than he did ; and he believed that by no other General Cathcart has achieved another means could any government more effectually damaging victory over the border Blacks of the promote the happiness of mankind and bring real Cape ; and a revolution in Ava has secured glory to this nation. These opinions he had not General Godwin a holyday.
adopted recently. They had often formed the The true variety for the season is this new eminent friend, Sir Robert Peel; but at that
subject of discussion ten years ago with his late question about the empire of the Midge Mon- period the state of Europe was perhaps more arch in the swamps of Central America. Eng- favorable than it now is for carrying out the land proposes to the United States to abandon plans proposed. Admitting, as he had done, the the British protectorate, and leave Greytown duty of the government, they must consider the as a free city, with a neutrality guaranteed subject in a practical point of view. Strongly by both powers.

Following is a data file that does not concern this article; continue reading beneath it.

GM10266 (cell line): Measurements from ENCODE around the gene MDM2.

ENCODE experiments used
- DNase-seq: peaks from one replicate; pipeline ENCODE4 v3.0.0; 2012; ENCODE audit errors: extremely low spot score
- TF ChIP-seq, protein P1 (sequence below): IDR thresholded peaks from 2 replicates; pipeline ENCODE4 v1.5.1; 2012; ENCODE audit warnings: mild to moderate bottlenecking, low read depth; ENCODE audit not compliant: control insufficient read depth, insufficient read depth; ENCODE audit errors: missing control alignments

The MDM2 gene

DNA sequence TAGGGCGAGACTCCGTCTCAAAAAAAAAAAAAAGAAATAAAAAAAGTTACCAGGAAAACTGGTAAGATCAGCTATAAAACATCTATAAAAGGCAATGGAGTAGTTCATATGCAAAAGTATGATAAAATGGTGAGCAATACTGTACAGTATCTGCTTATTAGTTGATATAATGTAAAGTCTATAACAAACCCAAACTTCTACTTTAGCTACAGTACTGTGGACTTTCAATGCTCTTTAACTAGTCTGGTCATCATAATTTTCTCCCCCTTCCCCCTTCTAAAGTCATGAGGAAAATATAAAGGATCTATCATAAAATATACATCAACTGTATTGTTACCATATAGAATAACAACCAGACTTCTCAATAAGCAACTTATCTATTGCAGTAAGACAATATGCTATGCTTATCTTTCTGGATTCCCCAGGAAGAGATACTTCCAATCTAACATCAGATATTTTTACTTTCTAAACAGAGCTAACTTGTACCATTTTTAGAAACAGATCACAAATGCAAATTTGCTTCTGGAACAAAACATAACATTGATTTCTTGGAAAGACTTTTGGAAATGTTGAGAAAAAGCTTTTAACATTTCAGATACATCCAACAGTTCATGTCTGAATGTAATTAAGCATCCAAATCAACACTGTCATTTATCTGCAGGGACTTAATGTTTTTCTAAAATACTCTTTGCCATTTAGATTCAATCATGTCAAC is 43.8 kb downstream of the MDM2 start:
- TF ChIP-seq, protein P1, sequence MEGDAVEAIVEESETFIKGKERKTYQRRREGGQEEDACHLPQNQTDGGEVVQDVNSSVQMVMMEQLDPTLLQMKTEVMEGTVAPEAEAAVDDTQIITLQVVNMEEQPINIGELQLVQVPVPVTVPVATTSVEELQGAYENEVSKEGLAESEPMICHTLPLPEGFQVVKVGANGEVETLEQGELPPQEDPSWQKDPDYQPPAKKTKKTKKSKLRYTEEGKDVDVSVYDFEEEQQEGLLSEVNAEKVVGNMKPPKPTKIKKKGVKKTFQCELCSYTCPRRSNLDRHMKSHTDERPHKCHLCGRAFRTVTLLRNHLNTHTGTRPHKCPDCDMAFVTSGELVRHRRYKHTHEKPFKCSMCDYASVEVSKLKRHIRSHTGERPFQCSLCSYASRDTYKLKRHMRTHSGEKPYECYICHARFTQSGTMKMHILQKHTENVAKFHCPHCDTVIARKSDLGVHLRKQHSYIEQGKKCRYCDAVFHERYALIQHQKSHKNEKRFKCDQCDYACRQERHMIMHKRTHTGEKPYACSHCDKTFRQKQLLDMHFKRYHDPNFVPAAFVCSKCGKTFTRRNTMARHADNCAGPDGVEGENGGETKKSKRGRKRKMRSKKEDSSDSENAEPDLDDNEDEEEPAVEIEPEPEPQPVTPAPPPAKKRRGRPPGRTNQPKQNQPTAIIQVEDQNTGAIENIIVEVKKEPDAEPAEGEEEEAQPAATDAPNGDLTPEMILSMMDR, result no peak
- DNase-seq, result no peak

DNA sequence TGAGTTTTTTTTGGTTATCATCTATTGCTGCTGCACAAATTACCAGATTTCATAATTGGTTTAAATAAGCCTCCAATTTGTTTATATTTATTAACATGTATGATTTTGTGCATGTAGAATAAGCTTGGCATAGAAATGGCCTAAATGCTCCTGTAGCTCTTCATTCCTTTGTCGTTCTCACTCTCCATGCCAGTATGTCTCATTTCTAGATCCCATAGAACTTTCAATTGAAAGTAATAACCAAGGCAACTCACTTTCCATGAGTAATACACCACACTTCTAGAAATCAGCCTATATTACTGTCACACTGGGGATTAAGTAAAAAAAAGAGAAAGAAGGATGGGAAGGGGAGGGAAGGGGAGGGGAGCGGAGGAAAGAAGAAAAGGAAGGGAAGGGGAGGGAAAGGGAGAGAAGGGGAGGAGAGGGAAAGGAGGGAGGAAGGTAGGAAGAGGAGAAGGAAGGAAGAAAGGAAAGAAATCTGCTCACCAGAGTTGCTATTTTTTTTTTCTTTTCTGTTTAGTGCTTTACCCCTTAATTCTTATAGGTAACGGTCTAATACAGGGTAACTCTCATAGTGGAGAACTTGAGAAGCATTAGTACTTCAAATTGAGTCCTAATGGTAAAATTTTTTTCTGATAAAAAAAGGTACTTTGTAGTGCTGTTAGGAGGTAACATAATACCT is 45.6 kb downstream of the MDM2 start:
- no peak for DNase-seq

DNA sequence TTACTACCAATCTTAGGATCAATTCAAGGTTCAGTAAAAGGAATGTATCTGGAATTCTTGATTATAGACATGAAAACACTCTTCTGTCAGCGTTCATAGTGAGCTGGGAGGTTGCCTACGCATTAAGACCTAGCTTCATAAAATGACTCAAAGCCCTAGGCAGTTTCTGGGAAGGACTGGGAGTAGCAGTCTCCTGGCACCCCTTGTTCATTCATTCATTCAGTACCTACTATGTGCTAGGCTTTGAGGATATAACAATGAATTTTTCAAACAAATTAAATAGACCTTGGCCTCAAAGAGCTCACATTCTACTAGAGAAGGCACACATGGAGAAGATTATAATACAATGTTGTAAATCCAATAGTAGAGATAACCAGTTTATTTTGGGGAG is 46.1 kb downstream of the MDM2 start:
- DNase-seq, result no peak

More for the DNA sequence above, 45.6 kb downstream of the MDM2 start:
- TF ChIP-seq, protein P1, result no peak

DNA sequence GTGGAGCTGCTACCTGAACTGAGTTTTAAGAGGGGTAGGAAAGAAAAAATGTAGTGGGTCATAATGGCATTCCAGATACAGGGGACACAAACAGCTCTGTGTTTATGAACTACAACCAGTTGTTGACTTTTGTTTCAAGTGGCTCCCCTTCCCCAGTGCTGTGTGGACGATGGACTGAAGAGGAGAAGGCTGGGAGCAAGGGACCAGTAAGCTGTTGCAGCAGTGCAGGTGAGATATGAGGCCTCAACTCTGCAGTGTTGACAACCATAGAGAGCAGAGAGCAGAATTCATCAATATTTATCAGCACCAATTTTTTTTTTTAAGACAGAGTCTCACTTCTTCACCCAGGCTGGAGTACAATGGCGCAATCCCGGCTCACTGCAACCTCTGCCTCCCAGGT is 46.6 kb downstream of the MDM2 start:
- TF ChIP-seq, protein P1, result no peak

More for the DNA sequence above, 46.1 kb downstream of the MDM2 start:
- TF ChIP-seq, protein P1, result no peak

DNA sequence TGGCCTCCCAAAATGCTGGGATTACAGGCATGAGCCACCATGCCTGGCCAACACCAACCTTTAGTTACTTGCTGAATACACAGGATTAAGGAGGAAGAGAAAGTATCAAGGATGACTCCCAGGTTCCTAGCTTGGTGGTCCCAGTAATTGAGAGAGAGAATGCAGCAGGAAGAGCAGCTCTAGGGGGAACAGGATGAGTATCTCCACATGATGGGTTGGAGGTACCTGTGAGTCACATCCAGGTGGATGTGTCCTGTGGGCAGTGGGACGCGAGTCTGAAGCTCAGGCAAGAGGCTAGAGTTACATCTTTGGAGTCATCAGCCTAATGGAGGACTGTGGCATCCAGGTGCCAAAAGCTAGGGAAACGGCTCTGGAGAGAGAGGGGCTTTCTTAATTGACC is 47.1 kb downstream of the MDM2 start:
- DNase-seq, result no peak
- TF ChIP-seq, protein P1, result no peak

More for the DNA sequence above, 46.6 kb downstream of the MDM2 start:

How far Greytown is in it- desiring the attainment of this most important self competent for such a post, we may judge object, they must look at the measures of a pracby the facts. The natives are a wretched tical nature by which it must be carried out mongrel set of Indians, degenerated rather First, there was the influence of their own exthan ennobled by a stray infusion of Spanish ample ; and he might say, on this point, that the and perhaps Negro blood. They dispute a military measures into which the government boundary with the American-Spanish state of had entered (whether those measures were right Nicaragua. The Warwick who set up the fence ; and he thought they were not inconsistent